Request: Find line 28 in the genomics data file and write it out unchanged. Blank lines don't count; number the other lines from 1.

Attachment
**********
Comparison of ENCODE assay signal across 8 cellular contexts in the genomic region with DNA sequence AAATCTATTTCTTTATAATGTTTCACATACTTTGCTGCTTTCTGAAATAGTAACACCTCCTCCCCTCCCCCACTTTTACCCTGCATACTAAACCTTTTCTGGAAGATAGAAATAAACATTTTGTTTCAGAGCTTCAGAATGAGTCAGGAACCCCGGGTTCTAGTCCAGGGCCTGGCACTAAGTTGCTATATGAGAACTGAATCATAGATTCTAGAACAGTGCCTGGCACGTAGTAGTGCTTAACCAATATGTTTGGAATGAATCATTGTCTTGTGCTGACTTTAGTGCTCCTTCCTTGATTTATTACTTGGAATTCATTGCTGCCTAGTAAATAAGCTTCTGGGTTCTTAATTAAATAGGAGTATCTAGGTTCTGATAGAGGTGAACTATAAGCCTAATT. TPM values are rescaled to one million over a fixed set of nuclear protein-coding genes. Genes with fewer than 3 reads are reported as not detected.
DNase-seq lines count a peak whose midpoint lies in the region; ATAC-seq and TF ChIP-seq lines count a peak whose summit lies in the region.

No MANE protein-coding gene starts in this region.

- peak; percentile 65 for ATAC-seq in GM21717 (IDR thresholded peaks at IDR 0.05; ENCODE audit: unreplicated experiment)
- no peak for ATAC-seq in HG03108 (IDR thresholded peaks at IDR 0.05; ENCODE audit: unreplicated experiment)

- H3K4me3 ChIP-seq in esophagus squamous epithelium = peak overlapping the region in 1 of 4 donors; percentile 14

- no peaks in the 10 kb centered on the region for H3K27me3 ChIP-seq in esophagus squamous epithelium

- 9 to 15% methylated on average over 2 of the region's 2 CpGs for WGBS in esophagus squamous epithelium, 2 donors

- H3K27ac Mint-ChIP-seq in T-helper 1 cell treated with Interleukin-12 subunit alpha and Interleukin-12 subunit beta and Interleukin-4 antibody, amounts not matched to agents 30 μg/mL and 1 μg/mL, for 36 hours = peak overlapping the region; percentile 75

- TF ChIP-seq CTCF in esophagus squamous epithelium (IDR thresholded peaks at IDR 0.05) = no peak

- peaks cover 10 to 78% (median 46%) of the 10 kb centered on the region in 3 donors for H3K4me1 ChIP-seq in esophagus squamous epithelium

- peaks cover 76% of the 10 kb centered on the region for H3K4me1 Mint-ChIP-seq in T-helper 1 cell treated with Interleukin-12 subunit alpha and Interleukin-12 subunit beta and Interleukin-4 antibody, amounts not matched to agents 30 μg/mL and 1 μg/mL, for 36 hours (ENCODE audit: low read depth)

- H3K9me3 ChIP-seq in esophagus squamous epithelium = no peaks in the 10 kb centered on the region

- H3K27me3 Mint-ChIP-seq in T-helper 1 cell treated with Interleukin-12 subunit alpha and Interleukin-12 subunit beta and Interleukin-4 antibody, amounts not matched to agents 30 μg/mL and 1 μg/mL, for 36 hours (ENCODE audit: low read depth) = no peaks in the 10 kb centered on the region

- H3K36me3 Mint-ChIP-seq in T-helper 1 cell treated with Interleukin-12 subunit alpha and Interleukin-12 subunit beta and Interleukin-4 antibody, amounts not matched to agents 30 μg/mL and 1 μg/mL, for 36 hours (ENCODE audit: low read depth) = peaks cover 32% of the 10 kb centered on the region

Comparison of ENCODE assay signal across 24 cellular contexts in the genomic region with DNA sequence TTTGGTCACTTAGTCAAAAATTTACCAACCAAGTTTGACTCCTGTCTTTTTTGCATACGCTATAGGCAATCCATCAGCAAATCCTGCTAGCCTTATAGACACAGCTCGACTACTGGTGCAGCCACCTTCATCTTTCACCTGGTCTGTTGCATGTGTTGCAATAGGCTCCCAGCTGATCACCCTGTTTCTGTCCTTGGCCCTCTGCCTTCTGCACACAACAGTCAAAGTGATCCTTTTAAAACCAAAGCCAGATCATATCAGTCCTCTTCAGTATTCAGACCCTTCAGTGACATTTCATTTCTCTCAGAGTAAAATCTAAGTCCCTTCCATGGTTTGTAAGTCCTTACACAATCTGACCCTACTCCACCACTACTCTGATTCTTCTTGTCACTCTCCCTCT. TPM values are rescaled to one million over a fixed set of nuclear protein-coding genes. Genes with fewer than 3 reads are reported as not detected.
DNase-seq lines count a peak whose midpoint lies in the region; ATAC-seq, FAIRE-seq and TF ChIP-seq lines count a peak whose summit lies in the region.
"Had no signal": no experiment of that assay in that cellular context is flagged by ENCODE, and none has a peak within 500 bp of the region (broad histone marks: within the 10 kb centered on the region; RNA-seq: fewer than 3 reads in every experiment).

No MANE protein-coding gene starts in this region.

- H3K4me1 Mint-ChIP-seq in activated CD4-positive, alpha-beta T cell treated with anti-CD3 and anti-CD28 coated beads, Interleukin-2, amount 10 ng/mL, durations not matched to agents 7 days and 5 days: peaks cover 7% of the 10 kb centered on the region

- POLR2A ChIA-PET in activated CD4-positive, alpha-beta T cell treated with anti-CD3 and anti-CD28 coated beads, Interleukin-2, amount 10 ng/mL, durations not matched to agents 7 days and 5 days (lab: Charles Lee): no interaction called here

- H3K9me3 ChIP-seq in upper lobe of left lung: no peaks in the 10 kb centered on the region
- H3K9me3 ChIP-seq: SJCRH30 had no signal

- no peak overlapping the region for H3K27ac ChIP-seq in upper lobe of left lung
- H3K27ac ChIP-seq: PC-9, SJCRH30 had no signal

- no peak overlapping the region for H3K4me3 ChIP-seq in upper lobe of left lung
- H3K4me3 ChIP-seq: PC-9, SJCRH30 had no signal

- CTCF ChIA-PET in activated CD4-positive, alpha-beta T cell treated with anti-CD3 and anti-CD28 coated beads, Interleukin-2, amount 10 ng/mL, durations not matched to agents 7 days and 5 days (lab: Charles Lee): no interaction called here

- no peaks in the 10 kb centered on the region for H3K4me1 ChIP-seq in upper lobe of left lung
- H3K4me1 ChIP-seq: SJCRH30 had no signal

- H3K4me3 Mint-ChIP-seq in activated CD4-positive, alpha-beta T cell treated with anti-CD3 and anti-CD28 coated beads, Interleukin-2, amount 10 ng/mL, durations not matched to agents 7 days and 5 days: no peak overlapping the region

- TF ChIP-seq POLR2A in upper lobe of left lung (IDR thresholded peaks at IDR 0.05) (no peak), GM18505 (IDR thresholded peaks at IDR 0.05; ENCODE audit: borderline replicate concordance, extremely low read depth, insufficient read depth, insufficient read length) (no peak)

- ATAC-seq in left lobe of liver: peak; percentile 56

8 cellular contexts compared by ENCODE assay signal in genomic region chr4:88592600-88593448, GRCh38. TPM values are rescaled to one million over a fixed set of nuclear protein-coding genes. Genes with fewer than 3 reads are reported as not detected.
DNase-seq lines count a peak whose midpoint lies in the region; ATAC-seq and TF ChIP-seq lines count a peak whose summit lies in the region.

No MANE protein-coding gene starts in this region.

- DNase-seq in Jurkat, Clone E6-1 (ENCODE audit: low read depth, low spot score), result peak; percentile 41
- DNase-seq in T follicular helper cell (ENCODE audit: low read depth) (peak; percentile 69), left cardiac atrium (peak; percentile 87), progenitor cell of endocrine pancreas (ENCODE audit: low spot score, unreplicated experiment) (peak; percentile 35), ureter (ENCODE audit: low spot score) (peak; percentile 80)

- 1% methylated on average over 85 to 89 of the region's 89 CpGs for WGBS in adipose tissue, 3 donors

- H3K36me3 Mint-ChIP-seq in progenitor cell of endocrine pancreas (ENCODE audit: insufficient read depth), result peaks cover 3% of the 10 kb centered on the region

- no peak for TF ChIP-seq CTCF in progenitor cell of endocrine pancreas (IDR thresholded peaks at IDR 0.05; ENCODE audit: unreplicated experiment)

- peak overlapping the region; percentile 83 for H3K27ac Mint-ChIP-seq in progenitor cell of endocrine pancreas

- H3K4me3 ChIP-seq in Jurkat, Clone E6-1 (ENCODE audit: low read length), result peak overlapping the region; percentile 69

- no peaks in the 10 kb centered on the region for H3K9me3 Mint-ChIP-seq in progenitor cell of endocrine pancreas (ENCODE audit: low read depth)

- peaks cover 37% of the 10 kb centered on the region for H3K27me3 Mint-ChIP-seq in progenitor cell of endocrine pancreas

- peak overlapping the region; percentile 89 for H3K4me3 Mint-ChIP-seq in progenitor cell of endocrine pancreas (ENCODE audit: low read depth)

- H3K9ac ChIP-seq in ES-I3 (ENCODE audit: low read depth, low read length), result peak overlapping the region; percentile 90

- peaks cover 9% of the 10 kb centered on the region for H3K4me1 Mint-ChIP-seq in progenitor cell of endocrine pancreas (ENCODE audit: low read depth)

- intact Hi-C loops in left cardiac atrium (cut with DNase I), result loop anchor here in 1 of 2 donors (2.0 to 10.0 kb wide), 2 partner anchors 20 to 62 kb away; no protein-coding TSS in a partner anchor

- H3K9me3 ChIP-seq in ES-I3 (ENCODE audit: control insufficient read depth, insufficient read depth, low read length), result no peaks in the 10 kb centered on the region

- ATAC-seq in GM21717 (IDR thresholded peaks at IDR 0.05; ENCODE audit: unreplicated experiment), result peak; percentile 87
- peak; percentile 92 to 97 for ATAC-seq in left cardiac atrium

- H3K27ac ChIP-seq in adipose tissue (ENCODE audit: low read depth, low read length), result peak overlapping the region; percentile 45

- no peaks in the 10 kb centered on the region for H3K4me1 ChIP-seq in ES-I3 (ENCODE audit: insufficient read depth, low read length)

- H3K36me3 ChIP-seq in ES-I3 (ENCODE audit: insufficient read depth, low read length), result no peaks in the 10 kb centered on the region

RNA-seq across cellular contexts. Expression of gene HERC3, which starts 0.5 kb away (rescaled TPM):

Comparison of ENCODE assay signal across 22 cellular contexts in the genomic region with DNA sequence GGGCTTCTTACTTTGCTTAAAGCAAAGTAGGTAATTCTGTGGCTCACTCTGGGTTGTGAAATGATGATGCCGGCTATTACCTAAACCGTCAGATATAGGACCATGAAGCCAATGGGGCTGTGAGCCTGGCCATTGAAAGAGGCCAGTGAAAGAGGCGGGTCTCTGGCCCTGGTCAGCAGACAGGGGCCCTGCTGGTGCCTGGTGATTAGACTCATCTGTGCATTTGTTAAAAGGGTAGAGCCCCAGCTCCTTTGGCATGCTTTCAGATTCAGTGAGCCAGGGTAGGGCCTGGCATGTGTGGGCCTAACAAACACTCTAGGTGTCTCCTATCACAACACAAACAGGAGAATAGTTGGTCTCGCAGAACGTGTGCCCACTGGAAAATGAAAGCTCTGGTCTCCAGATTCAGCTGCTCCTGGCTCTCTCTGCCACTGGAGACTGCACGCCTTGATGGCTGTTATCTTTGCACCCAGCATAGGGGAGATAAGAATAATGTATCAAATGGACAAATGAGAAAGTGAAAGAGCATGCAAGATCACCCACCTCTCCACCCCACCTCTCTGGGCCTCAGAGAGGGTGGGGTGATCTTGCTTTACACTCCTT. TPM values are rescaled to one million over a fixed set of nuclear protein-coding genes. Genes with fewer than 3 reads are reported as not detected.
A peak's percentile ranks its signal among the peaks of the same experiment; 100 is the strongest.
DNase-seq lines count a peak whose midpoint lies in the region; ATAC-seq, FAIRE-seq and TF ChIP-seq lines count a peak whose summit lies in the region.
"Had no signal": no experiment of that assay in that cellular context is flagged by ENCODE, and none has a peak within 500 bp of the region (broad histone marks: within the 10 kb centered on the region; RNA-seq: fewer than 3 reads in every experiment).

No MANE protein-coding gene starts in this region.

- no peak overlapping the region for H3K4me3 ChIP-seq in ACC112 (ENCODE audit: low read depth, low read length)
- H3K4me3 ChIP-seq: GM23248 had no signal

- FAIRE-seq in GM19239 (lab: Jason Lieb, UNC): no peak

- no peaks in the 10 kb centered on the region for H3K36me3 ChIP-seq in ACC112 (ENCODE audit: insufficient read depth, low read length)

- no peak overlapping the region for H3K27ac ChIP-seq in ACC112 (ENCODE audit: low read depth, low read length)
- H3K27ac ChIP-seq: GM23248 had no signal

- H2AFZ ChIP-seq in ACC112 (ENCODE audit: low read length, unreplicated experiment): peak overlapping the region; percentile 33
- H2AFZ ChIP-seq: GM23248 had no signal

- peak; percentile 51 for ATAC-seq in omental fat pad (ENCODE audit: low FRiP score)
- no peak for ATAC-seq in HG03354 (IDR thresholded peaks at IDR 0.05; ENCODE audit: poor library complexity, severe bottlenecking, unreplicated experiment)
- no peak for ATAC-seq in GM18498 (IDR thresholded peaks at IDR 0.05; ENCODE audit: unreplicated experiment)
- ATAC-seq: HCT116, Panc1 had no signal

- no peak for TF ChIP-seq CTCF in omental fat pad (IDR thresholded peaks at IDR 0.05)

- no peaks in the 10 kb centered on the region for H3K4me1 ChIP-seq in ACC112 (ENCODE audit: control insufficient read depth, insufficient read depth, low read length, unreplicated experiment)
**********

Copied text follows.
- CTCF ChIA-PET in activated CD4-positive, alpha-beta T cell treated with anti-CD3 and anti-CD28 coated beads, Interleukin-2, amount 10 ng/mL, durations not matched to agents 7 days and 5 days (lab: Charles Lee): no interaction called here